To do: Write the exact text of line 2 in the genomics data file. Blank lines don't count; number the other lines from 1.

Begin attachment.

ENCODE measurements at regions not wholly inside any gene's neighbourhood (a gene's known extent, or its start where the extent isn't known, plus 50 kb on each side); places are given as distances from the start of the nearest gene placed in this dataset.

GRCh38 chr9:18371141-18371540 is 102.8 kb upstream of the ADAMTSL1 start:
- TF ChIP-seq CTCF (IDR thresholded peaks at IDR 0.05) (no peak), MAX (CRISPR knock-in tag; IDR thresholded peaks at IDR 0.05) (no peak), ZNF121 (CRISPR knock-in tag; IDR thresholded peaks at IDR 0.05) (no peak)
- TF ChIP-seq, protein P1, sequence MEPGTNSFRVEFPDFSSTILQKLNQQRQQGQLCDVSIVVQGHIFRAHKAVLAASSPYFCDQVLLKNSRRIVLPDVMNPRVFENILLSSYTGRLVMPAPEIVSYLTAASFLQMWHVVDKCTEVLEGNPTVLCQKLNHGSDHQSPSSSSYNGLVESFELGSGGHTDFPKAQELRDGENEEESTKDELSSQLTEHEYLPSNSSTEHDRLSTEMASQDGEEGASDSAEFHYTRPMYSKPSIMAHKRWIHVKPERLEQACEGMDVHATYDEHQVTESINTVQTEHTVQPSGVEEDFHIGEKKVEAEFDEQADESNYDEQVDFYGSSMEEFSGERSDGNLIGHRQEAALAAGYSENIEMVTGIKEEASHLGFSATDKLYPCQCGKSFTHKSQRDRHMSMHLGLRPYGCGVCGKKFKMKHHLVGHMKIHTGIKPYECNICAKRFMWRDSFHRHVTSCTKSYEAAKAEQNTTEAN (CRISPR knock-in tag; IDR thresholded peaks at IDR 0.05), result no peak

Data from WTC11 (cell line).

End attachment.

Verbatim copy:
GRCh38 chr9:18371141-18371540 is 102.8 kb upstream of the ADAMTSL1 start: